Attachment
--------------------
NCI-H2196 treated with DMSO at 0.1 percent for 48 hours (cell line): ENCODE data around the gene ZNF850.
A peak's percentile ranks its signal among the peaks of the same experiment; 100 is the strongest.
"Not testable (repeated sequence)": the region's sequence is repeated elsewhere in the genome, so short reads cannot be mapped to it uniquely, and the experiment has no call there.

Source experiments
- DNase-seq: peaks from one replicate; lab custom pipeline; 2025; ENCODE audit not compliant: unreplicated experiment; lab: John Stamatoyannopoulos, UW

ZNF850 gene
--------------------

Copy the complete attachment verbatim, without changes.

NCI-H2196 treated with DMSO at 0.1 percent for 48 hours (cell line): ENCODE data around the gene ZNF850.
A peak's percentile ranks its signal among the peaks of the same experiment; 100 is the strongest.
"Not testable (repeated sequence)": the region's sequence is repeated elsewhere in the genome, so short reads cannot be mapped to it uniquely, and the experiment has no call there.

Source experiments
- DNase-seq: peaks from one replicate; lab custom pipeline; 2025; ENCODE audit not compliant: unreplicated experiment; lab: John Stamatoyannopoulos, UW

ZNF850 gene